Gayatri Illustration by Raja Ravi Verma. In illustrations, the goddess often sits on a lotus flower and appears with five heads and five pairs of hands, representing the incarnations of the goddess as Parvati, Saraswati etc. She is Saraswatī. She is the consort of Brahma Gayatri (Sanskrit: गायत्री, gāyatrī) is the feminine form of gāyatra, a Sanskrit word for a song or a hymn, having a Vedic meter of 3 padas or lines of 8 syllables. In particular it refers to the Gayatri mantra, and the Hindu goddess Gayatri as that mantra personified. Portrayal Gayatri is typically portrayed as seated on a red lotus, signifying wealth. Having five heads(Mukta, Vidruma, Hema, Neela, Dhavala) with the ten eyes looking in the eight directions plus the earth and sky, and ten arms holding all the weapons of Lord Shiva, Lord Vishnu & Lord Brahma.Accompanied by a white swan, holding a book to portray knowledge in one hand and a cure in the other, as the goddess of Education. © 2000 - May 8, 2014. See also
Hathor Hathor (/ˈhæθɔr/ or /ˈhæθər/; Egyptian: ḥwt-ḥr and from Greek: Άθωρ, "mansion of Horus") is an Ancient Egyptian goddess who personified the principles of joy, feminine love, and motherhood. She was one of the most important and popular deities throughout the history of Ancient Egypt. Hathor was worshiped by Royalty and common people alike in whose tombs she is depicted as "Mistress of the West" welcoming the dead into the next life. In other roles she was a goddess of music, dance, foreign lands and fertility who helped women in childbirth, as well as the patron goddess of miners. The cult of Hathor predates the historic period, and the roots of devotion to her are therefore difficult to trace, though it may be a development of predynastic cults which venerated fertility, and nature in general, represented by cows. Hathor is commonly depicted as a cow goddess with horns in which is set a sun disk with Uraeus. Early depictions Temples Hesat Notes
Gaia (mythology) The Greek word γαῖα (transliterated as gaia) is a collateral form of γῆ (gē, Doric γᾶ ga and probably δᾶ da) meaning Earth, a word of uncertain origin. R. S. P. In Mycenean Greek Ma-ka (trans. as Ma-ga, "Mother Gaia") also contains the root ga-. According to Hesiod, Gaia conceived further offspring with Uranus, first the giant one-eyed Cyclopes: Brontes ("Thunder"), Steropes ("Lightning") and Arges ("Bright"); then the Hecatonchires: Cottus, Briareos and Gyges, each with a hundred arms and fifty heads. As each of the Cyclopes and Hecatonchires were born, Uranus hid them in a secret place within Gaia, causing her great pain. Because Cronus had learned from Gaia and Uranus, that he was destined to be overthrown by his own child, Cronus swallowed each of the children born to him by his Titan sister Rhea. With Gaia's advice Zeus defeated the Titans. In classical art Gaia was represented in one of two ways. Gaia also made Aristaeus immortal.
Hera Portrayed as majestic and solemn, often enthroned, and crowned with the polos (a high cylindrical crown worn by several of the Great Goddesses), Hera may bear a pomegranate in her hand, emblem of fertile blood and death and a substitute for the narcotic capsule of the opium poppy. A scholar of Greek mythology Walter Burkert writes in Greek Religion, "Nevertheless, there are memories of an earlier aniconic representation, as a pillar in Argos and as a plank in Samos." Etymology The cult of Hera Hera may have been the first to whom the Greeks dedicated an enclosed roofed temple sanctuary, at Samos about 800 BC. We know that the temple created by the Rhoecus sculptors and architects was destroyed between 570- 60 BC. In Euboea the festival of the Great Daedala, sacred to Hera, was celebrated on a sixty-year cycle. Hera's early importance According to Walter Burkert, both Hera and Demeter have many characteristic attributes of pre-Greek Great Goddesses. Epithets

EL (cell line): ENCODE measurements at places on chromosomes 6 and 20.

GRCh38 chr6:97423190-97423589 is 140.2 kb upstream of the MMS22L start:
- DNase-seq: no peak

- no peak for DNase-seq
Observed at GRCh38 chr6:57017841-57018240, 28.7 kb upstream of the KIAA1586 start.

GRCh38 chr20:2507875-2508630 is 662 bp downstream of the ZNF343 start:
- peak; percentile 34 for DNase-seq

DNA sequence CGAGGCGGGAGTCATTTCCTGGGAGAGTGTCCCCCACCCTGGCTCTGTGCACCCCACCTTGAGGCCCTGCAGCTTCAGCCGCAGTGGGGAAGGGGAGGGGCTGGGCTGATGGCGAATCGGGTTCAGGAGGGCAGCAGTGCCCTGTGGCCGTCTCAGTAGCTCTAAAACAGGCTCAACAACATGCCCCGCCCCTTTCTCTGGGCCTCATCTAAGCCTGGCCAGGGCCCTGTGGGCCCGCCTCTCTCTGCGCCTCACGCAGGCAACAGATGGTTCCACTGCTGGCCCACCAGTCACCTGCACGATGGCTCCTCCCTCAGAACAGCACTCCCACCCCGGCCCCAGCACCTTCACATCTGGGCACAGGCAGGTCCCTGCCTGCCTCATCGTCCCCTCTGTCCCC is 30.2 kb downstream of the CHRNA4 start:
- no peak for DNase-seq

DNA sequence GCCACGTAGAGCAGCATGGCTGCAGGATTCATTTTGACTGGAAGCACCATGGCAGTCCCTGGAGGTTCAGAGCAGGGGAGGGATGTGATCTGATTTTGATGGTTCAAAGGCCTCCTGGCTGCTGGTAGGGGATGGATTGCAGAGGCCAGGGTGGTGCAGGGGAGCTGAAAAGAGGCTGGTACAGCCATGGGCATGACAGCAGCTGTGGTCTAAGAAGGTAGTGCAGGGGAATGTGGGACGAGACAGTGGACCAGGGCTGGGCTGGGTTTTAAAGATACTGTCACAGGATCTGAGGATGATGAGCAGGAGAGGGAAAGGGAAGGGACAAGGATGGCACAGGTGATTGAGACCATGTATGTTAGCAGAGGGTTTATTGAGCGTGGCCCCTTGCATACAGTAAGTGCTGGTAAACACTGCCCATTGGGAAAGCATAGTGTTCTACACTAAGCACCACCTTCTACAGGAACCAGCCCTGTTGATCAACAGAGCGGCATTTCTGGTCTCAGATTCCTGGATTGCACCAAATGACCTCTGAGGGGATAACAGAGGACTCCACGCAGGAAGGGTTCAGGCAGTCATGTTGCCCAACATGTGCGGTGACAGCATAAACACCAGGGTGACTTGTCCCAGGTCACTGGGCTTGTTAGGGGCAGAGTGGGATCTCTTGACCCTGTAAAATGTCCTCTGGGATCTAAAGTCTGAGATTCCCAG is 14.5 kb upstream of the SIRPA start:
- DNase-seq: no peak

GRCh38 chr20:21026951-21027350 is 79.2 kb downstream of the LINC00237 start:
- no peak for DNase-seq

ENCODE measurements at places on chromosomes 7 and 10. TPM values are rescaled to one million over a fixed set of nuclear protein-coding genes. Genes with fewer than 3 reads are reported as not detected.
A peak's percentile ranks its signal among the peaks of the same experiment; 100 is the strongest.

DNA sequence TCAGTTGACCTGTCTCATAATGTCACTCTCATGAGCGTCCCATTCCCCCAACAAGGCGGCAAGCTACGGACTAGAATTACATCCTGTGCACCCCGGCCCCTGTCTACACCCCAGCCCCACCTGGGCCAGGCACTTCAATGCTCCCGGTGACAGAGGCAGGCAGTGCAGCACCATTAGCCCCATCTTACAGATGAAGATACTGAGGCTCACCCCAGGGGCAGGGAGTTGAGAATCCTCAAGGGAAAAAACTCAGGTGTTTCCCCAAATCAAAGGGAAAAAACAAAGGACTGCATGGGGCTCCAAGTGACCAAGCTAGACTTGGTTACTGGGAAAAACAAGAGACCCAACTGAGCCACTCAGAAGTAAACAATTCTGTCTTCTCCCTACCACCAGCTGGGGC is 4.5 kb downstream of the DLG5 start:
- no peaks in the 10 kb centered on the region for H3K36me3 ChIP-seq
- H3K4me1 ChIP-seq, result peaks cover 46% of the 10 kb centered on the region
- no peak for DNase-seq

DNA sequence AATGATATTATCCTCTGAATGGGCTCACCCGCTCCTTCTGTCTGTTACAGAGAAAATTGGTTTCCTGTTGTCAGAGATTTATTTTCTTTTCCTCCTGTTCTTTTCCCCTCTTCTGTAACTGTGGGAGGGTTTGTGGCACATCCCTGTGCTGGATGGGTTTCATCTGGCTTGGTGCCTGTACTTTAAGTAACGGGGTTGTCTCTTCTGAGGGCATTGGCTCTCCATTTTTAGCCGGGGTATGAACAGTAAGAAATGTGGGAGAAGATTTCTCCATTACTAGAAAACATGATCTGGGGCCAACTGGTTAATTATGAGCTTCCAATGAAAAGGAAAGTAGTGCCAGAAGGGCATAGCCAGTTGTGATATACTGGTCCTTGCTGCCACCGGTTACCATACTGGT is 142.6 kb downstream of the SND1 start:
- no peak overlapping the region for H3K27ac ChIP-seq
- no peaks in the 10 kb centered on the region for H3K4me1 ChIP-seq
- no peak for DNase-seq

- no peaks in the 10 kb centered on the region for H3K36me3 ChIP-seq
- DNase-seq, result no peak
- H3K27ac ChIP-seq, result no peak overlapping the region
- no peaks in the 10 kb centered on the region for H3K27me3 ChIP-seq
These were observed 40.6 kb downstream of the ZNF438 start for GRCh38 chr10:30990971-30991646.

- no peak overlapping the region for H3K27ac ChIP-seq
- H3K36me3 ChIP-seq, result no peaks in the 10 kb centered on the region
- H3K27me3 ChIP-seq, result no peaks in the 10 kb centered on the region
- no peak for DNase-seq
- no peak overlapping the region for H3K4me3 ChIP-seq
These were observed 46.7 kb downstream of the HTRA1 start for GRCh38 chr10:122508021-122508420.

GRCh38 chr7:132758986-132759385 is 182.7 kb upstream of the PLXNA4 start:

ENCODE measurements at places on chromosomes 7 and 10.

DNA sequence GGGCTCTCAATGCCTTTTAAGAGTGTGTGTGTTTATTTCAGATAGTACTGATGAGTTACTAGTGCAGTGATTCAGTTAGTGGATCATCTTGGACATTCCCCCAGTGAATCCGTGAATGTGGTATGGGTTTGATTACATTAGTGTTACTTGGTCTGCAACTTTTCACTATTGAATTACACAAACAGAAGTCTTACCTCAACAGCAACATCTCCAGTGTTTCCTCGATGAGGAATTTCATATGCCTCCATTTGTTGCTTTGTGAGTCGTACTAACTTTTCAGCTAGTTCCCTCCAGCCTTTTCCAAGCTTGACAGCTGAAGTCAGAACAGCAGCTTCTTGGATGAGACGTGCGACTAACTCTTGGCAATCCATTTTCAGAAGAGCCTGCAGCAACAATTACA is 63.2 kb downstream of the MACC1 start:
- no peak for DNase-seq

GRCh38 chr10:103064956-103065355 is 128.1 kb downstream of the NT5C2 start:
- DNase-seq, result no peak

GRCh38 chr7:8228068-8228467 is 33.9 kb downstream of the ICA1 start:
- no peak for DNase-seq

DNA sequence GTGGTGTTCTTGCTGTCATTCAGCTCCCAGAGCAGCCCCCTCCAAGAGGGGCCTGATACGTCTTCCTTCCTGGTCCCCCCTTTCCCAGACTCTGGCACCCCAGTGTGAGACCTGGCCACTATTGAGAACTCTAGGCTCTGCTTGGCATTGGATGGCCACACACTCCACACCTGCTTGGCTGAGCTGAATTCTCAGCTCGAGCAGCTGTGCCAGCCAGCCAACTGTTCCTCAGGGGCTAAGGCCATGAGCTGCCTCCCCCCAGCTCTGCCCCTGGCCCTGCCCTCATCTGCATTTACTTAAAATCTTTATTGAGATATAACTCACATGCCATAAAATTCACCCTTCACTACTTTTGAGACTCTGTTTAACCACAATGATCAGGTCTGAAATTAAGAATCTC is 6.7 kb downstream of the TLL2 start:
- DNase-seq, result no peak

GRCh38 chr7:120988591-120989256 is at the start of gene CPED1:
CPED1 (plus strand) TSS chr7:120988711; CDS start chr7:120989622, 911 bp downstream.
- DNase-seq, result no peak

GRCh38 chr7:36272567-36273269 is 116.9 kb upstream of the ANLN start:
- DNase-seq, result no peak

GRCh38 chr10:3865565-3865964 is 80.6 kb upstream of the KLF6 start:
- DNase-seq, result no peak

Frigg In the Poetic Edda poem Lokasenna 26, Frigg is said to be Fjörgyns mær ("Fjörgynn's maiden"). The problem is that in Old Norse mær means both "daughter" and "wife," so it is not fully clear if Fjörgynn is Frigg's father or another name for her husband Odin, but Snorri Sturluson interprets the line as meaning Frigg is Fjörgynn's daughter (Skáldskaparmál 27), and most modern translators of the Poetic Edda follow Snorri. The original meaning[dubious ] of fjörgynn was the earth, cf. feminine version Fjorgyn, a byname for Jörð, the earth. The other piece of evidence lies with the goddess Fjorgyn, who is the mother of Thor, and whose name can be translated into Earth. Since Fjorgyn is not only the name of a goddess, but the feminine byname for Earth, it is relatively safe to assume that "mær", in this case, means "daughter". Etymology Attributes Frigg's name means "love" or "beloved one" (Proto-Germanic *frijjō, cf. Frigg was a goddess associated with married women. Myths
Minerva Etruscan Menrva Stemming from an Italic moon goddess *Meneswā ('She who measures'), the Etruscans adopted the inherited Old Latin name, *Menerwā, thereby calling her Menrva. It is assumed that her Roman name, Minerva, is based on this Etruscan mythology, Minerva was the goddess of wisdom, war, art, schools and commerce. She was the Etruscan counterpart to Greek Athena. Worship in Rome Raised-relief image of Minerva on a Roman gilt silver bowl, 1st century BC As Minerva Medica, she was the goddess of medicine and doctors. In Fasti III, Ovid called her the "goddess of a thousand works". The Romans celebrated her festival from March 19 to March 23 during the day which is called, in the neuter plural, Quinquatria, the fifth after the Ides of March, the nineteenth, an artisans' holiday . Universities and educational establishments As patron goddess of wisdom, Minerva frequently features in statuary, as an image on seals, and in other forms, at educational establishments.